DJ LeMahieu would get plenty of votes among Yankees players as the MVP — Most Valuable Personality. It’s just that you would not quite know it by talking to him.
Aaron Boone smiled when he was asked what he has learned about the American League’s leading batter that was not known before LeMahieu got here from the Rockies. “He’s got a little better personality than he lets on, albeit dry and low-key,” the manager said, adding that you have to “cut through there a little bit.”
“I expected him to be a good player for us and he has obviously more than delivered on that front. He has been so valuable behind the scenes in the clubhouse and what he has brought,” Boone said. “His personality is a little more exciting than what might meet the eye.”
When that scouting report was relayed to LeMahieu, and the player was asked if it was accurate, he grinned and said, “I don’t know. Probably.”
That is like the story about a woman who is known as a great conversationalist. When a guest meets her at a dinner party and asked if that is true, she says, “Yes.” And leaves it at that.
The fact is, LeMahieu has shown all season how dynamic he is on the field and because of him, the Yankees season is loaded with personality. What’s more, he deserves lots of consideration for the real MVP — Most Valuable Player.
It will be hard to knock off Mike Trout for the top honor in the American League. But if you really want to go by the technical meaning of the title, LeMahieu has to be in the conversation. He has been beyond valuable in helping the Yankees have the best record in the league.
Largely because of him, the club has not only survived but thrived despite the long absences of Aaron Judge, Giancarlo Stanton and Didi Gregorius. The three-time Gold Glove winner has played an excellent second base, and has been solid at third since Gregorius returned, moving Gleyber Torres back to second. He is reliable at first, too.
His adaptable swing covers so much of the plate that Boone says the bat seems like a wide boat oar. He leads the team with 65 runs batted in and has shown his share of power. His 13th home run of the season Tuesday night was typically important. It occurred in the sixth inning, right after CC Sabathia’s ruckus with Tampa Bay’s Avisail Garcia. The Yankees’ offense had been as flat as an oar panel before that as they trailed 3-1. Then LeMahieu’s blast boosted momentum toward an 8-3 win.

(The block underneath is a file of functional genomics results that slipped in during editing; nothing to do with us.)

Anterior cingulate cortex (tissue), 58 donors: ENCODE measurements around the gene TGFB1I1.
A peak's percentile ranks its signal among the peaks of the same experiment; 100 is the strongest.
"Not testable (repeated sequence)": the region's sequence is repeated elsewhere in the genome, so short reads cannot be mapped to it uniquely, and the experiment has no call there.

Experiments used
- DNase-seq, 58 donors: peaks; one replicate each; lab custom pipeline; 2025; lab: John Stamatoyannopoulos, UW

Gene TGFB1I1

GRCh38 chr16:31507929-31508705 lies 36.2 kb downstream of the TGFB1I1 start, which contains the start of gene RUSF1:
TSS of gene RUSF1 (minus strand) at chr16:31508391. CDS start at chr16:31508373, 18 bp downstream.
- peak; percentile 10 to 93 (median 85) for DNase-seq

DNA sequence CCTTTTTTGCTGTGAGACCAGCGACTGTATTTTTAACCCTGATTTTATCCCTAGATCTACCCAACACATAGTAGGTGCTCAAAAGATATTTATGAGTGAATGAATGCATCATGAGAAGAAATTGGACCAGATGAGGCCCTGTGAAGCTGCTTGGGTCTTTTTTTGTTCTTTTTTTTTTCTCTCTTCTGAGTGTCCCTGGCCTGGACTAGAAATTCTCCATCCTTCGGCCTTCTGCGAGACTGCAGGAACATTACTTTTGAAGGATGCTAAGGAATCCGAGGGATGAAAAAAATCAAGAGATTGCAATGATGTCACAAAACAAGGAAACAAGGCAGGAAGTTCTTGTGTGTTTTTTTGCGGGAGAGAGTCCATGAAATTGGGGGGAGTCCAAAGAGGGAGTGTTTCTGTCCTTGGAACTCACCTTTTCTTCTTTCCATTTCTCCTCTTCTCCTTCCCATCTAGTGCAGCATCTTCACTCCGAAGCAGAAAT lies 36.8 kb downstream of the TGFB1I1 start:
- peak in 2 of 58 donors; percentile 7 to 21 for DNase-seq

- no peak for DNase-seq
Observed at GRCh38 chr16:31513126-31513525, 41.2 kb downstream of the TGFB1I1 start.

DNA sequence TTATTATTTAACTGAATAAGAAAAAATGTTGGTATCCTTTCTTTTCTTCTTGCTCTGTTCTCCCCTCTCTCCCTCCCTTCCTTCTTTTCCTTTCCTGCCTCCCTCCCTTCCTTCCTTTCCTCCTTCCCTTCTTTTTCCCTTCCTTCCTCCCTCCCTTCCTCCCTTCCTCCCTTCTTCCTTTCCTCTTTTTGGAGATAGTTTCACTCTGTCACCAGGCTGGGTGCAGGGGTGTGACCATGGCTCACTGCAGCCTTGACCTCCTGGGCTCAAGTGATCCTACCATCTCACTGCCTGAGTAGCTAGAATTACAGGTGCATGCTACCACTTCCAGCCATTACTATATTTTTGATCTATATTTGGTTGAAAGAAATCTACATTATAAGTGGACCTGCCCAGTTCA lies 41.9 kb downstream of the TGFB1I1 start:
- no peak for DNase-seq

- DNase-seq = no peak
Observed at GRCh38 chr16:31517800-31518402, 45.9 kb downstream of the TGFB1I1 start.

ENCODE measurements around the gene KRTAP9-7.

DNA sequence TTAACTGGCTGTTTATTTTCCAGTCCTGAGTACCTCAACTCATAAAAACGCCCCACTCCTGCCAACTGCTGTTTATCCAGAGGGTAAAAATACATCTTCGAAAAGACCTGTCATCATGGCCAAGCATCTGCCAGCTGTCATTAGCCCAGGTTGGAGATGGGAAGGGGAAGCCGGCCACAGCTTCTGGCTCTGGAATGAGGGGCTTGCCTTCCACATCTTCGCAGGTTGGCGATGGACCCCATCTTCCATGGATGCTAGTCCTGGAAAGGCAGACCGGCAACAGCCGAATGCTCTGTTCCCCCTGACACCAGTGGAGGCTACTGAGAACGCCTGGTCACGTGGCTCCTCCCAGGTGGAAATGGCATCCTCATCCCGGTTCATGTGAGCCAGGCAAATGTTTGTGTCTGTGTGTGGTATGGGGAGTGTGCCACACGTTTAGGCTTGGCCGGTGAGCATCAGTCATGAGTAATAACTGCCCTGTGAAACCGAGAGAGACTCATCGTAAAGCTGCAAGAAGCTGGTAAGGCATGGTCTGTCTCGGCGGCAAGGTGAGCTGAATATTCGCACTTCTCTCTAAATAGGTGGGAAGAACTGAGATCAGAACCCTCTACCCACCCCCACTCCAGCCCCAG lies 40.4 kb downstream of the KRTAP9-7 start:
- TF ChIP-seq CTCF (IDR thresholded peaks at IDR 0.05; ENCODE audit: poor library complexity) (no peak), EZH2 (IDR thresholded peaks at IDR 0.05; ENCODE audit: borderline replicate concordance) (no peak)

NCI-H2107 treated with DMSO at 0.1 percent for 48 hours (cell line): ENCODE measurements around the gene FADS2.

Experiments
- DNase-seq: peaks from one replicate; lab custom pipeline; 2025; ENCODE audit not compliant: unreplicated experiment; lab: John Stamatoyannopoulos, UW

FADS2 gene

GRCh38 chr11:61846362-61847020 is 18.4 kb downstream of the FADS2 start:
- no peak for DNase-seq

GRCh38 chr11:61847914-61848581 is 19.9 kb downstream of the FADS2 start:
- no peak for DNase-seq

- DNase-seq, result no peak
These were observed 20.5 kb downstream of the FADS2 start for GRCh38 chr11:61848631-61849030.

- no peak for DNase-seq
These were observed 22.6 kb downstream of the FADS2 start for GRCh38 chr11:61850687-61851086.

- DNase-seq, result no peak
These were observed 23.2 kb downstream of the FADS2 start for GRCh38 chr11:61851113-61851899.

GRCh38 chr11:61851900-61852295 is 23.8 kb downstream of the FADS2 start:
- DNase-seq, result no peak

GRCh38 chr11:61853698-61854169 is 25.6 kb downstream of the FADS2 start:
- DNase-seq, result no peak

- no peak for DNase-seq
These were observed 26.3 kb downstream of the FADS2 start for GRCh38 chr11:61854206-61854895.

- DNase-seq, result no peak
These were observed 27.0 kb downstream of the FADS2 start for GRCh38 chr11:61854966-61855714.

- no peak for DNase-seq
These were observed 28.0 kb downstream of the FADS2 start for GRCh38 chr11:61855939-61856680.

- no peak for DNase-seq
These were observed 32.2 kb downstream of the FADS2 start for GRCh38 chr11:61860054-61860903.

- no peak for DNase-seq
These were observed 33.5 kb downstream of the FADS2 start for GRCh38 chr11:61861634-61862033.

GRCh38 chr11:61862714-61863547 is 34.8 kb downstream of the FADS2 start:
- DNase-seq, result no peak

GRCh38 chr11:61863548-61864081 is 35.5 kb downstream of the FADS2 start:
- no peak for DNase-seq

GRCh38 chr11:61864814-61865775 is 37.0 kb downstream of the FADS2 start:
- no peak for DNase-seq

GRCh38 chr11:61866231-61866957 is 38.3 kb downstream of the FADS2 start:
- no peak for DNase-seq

The Major League Baseball Players Alumni Association, a group composed of guys who know a ballplayer when they see one, named him the winner of the 2019 Yankees Heart and Hustle Award and made him a candidate for the overall major league Heart and Hustle honor.
“It’s cool to be recognized. It’s definitely an honor, especially from former players,” said the man who has fit into the Bronx like a hand into a glove. “I just think it’s the guys in this locker room: CC, Gardy [Brett Gardner], Judgie. From Day One, I’ve felt comfortable here.”
LeMahieu has the unassuming nature of the hockey players he so admires. He grew up on skates in Michigan, has season tickets to the Red Wings (“They’re in kind of a transition now”) and used to hold slap shot contests among the Rockies (but chose not to bring his stick to New York). He is looking forward to experiencing a game at Nassau Coliseum.
He didn’t hesitate a second when asked what NHL player would win a Heart and Hustle Award: “My guy Tyson Barrie. I got to know him in Colorado and I’ve followed his career. Now he’s in Toronto and he’ll be good there.”
Funny that when the defenseman was traded to the Maple Leafs on July 1, an NHL scout told the Toronto Sun, “He’s a day-in, day-out kind of player. You’re going to love him.”
It’s funny because a Yankee would say exactly the same about LeMahieu, personality and all.